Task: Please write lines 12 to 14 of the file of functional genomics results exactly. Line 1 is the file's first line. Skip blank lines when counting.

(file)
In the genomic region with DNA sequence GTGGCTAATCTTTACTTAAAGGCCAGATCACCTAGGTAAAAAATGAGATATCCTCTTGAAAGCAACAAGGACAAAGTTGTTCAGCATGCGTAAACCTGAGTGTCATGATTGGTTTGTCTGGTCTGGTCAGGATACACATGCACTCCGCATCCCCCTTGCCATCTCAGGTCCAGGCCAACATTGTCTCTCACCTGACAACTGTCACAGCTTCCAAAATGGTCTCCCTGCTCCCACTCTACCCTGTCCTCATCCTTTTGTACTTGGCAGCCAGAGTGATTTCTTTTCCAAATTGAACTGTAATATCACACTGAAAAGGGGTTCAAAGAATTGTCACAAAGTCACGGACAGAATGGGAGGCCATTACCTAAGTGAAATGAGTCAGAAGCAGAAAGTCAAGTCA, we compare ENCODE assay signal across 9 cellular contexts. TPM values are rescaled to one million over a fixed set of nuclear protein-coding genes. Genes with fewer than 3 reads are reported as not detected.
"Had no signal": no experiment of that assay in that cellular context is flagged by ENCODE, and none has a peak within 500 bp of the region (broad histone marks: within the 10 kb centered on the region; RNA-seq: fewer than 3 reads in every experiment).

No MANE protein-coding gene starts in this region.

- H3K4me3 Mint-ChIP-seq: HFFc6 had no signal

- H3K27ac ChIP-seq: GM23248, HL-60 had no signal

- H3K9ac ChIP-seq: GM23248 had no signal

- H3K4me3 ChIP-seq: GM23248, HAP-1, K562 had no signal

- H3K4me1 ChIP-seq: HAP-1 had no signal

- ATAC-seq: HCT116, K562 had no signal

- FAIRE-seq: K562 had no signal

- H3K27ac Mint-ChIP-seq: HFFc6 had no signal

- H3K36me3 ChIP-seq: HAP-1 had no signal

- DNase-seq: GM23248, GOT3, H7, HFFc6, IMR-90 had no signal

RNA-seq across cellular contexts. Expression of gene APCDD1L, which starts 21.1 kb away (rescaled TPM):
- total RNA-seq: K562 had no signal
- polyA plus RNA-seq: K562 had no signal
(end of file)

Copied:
- H3K36me3 ChIP-seq: HAP-1 had no signal

- DNase-seq: GM23248, GOT3, H7, HFFc6, IMR-90 had no signal

RNA-seq across cellular contexts. Expression of gene APCDD1L, which starts 21.1 kb away (rescaled TPM):